If you live in an urban area, you may have noticed the nutritional trend: fermenting. In any case, since 2017 the demand on Google on the subject in Switzerland has been increasing continuously, and we have already reported extensively on the new food trend in the Sunday Blick magazine. Due to the current situation and because of the cookbook bestseller “Kimchi” by the Belgian-Korean cook Ae Jin Huys, which has been published in German and whose books have been translated into various European languages, today the main focus is on the Korean fermented health bomb cabbage.
If you’ve never heard of kimchi, here are a few keywords: very, very tasty, incredibly healthy, smells like hell when you make it. So much so that most South Koreans have a separate fridge for kimchi. In our latitudes, it is advisable to keep the glasses in a shady place outside when making your own. Or choose a recipe that allows you to seal the jar.
A bite or two is addictive
Despite the olfactory challenge, it is all the rage in certain circles to bring a glass of kimchi as a souvenir to dinner parties or barbecues. Often homemade, because during the pandemic many people had time to deal with production methods such as sourdough bread or fermentation. What also speaks for making the health bomb yourself: If you buy the stuff in a health food store, you can save 17 francs and more for a small homeopathic glass. You’ve inhaled the stuff within three bites, and your body is crying out for more.
With good reason: all the nutrients in raw vegetables are preserved during kimchi fermentation with lactic acid bacteria. What’s more, the well-behaved bacilli convert sugar into acid and produce large amounts of vitamins B1, B2 and B12 in the process. The living cultures have been proven to improve the intestinal flora – and this, as we now know from various scientific studies, is essential not only for our physical but also for our mental health. Scientific studies by various universities show that depressed people have a different, poorer intestinal flora than non-depressed people. In the truest sense of the word, kimchi puts you in a good mood twice over: firstly when eating, secondly when digesting. In order to be able to use the good effect, you should consume some kimchi regularly, preferably daily.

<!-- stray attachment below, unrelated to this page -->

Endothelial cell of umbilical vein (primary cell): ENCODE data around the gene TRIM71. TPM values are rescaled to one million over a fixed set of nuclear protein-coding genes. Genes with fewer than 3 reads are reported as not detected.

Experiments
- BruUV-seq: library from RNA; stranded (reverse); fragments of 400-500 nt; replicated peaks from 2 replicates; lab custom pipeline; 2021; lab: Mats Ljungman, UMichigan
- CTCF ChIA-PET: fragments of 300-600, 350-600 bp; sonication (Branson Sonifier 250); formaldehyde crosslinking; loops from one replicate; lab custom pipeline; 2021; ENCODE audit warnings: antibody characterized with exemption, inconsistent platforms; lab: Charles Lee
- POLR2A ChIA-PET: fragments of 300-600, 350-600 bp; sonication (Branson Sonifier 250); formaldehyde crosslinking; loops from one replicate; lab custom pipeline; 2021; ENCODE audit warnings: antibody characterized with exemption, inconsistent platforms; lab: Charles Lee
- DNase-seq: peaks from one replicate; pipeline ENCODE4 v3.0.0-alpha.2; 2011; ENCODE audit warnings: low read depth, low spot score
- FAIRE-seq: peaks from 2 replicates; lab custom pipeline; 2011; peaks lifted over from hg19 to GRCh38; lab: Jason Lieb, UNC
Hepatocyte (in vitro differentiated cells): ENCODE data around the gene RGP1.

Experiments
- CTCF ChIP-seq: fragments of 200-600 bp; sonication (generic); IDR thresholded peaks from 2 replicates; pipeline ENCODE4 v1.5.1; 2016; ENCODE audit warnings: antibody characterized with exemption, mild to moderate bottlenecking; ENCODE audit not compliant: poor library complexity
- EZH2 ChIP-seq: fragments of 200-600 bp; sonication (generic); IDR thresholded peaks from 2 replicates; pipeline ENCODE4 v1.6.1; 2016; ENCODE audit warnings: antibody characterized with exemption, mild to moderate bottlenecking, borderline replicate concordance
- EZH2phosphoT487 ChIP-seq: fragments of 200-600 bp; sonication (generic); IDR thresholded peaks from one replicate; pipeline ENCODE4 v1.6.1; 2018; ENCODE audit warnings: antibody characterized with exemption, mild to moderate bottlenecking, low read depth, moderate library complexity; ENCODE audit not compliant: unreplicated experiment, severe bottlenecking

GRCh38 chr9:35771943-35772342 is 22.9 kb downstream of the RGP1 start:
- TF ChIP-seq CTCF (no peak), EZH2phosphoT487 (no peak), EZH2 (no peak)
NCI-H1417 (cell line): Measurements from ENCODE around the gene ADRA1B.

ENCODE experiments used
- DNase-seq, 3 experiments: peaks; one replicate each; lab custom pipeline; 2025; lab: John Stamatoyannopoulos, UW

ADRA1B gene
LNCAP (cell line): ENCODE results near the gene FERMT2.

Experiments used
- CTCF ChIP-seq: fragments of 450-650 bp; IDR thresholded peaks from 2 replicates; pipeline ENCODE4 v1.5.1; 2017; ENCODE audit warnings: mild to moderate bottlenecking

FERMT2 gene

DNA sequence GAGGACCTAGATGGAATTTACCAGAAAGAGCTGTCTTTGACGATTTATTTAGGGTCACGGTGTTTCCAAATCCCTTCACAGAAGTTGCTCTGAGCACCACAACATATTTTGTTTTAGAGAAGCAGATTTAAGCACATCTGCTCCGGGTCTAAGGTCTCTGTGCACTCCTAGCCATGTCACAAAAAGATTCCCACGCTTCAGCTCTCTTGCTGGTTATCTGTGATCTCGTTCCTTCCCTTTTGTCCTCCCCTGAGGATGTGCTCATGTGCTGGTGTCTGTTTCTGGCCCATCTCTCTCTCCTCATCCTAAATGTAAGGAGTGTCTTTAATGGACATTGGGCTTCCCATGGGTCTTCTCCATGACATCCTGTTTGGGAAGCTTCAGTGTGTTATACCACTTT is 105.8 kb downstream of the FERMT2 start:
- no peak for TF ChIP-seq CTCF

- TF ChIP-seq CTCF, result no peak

In South Korea, where the superfood comes from, cabbage fermented with chili, garlic and other vegetables is part of every meal. One possible consequence: people have a life expectancy that is almost as high as ours – although measured in terms of gross domestic product per capita, they do not live in a country as rich as we do in Switzerland. For comparison: Depending on the measurement, Switzerland is between second and fifth place among the richest countries in the world, South Korea is not in the top twenty. The average life expectancy of Swiss people at birth is 82.6 years, in South Korea it is 82.4 years.
Incidentally, the fact that kimchi is so important in South Korean society is also due to the fact that kimchi production is a collaborative effort. Since there is a lot to cut up, the neighborhood meets to produce large quantities together – which are then distributed fairly. You can do the same with us for once. Cookbook author Ae Jin Huys stops in Switzerland for a kimchi workshop on her kimchi cookbook promotion tour. For everyone else, here’s a recipe where kimchi doesn’t smell because it’s airtight.
2 kohlrabi, salt without iodine or other additives, preferably rock salt (2% of the vegetable weight)
For the marinade: 25 g apple, 2 g ginger, 1 clove of garlic, ½ tbsp fish sauce, 1 half a chili pepper, degree of spiciness as desired
Preparation: Peel the kohlrabi and cut into 2.5 cm cubes. Put the cubes in a bowl, sprinkle with salt and leave for 30 minutes. Stir occasionally so the salt can soak in evenly. Place the steeping liquid in a tall blender jug and mix with the marinade ingredients to form a smooth paste. Mix the diced kohlrabi with the paste and ferment in an airtight, dark place for 24 hours at room temperature. Then store the kimchi in the fridge. It can be served after just a few days.
Book: «Kimchi» by Ae Jin Huys, published by Prestel Verlag. CHF 39.90
Korean pop-up night on May 21 at 7 p.m
Kimchi workshop on May 22nd from 5pm to 8pm
Both in the Schlosshotel Adler, 7015 Reichenau-Tamins
The number of places is limited.
Registration at: firstname.lastname@example.org